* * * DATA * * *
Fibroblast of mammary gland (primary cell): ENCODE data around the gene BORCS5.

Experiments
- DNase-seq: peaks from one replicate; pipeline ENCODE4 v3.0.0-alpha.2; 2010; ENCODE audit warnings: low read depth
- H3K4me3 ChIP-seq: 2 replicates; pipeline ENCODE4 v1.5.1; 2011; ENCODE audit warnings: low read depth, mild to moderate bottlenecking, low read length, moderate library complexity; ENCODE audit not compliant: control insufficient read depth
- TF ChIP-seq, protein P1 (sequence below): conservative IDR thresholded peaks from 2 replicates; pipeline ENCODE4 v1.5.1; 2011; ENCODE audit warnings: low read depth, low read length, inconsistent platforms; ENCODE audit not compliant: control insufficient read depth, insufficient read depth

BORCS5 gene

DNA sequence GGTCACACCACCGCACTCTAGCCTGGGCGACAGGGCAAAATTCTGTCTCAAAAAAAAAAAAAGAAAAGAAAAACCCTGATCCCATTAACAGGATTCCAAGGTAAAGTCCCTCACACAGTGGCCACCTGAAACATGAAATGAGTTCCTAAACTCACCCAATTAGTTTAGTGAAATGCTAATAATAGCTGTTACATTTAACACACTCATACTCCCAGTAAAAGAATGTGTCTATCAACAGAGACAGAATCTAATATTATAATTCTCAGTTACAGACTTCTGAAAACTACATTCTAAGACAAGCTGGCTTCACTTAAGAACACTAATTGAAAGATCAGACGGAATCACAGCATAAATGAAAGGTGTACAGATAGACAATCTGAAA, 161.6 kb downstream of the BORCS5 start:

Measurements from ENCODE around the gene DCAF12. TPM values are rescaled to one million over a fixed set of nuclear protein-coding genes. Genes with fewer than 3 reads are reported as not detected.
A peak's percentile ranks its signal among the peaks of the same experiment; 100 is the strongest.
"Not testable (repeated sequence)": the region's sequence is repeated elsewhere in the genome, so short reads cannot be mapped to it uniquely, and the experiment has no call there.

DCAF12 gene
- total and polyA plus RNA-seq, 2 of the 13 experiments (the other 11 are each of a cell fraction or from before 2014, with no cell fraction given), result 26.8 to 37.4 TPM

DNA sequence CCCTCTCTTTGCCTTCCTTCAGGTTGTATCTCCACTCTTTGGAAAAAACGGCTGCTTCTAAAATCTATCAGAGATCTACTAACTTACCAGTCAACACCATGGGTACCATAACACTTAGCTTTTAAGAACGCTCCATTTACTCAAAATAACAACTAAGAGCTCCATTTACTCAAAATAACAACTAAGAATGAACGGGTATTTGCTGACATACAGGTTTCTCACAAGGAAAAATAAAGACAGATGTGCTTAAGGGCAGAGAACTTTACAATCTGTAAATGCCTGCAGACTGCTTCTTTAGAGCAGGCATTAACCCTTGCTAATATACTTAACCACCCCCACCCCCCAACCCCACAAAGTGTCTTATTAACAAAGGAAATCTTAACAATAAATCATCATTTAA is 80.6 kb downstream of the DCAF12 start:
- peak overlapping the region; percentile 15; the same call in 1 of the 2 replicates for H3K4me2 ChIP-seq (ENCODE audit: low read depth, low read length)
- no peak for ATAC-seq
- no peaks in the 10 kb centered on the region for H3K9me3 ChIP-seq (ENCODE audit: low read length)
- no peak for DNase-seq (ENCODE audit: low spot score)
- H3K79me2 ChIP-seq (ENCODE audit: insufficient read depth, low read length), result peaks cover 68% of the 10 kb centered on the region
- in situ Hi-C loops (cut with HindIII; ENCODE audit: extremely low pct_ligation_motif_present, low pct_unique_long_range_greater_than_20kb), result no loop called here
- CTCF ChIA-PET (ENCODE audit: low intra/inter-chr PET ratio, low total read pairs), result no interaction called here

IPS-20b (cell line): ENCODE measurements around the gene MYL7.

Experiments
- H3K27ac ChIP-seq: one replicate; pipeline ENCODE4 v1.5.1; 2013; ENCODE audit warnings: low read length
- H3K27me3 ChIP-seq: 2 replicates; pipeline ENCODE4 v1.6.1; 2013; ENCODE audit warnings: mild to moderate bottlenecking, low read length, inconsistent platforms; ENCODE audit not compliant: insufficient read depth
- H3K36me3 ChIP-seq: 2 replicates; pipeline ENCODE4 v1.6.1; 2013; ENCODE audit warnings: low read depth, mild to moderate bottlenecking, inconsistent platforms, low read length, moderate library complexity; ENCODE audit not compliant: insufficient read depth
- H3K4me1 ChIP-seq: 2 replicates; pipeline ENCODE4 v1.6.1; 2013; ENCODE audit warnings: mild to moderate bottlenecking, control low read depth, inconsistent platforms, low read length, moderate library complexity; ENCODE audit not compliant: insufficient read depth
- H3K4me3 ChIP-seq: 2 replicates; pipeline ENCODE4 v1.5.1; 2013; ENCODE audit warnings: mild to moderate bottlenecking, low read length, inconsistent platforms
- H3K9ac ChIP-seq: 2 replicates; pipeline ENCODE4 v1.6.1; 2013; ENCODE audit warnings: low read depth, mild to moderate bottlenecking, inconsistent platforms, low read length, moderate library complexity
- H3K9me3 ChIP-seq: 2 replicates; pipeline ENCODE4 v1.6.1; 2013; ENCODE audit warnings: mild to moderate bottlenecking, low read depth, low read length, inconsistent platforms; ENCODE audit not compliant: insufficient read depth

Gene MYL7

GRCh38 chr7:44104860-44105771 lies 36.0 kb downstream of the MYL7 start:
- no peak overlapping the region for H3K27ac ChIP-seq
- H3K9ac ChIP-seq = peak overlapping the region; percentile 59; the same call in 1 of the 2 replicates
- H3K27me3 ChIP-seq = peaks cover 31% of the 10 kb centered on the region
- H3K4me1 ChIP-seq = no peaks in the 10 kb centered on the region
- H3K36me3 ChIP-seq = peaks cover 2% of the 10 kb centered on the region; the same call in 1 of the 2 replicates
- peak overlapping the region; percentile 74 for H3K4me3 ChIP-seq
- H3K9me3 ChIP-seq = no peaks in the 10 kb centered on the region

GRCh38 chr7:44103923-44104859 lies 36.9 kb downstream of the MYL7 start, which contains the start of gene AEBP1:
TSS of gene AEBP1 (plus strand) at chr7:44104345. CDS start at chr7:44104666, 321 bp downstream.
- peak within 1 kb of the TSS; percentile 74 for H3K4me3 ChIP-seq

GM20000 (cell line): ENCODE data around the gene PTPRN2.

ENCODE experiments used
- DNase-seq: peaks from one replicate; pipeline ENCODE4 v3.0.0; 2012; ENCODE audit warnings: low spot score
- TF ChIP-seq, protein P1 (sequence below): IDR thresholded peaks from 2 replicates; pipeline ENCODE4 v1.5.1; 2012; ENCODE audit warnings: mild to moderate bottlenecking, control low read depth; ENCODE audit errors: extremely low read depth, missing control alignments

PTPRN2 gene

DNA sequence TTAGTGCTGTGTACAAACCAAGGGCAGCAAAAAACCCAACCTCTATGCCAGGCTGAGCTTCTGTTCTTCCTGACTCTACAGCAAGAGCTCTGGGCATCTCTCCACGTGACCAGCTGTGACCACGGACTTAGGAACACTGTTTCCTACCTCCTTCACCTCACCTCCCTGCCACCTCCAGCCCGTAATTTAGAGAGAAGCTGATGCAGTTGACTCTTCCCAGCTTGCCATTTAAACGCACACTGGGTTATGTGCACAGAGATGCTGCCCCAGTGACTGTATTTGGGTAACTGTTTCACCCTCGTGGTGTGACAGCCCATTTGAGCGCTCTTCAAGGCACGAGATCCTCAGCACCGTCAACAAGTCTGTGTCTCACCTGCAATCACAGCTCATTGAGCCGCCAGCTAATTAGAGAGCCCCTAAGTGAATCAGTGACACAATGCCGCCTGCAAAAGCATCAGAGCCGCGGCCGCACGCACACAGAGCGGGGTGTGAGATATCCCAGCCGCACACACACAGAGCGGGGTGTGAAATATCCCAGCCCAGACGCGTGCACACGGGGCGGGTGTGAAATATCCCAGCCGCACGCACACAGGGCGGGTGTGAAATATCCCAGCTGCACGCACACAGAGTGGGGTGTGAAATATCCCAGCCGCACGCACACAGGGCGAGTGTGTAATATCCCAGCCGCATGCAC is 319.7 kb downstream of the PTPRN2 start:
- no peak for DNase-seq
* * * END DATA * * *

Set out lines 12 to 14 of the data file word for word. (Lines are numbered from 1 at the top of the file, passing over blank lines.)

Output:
- total and polyA plus RNA-seq, 2 of the 13 experiments (the other 11 are each of a cell fraction or from before 2014, with no cell fraction given), result 26.8 to 37.4 TPM

DNA sequence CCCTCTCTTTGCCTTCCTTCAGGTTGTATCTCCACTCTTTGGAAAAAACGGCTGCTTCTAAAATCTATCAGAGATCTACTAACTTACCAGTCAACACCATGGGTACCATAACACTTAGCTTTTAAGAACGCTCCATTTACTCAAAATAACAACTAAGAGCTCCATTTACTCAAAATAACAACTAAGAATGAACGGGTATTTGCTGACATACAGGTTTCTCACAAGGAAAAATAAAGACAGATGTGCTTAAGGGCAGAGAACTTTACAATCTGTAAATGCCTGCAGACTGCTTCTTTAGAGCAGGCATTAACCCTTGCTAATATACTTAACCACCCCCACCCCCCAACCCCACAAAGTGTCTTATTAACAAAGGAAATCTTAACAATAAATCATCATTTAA is 80.6 kb downstream of the DCAF12 start:
- peak overlapping the region; percentile 15; the same call in 1 of the 2 replicates for H3K4me2 ChIP-seq (ENCODE audit: low read depth, low read length)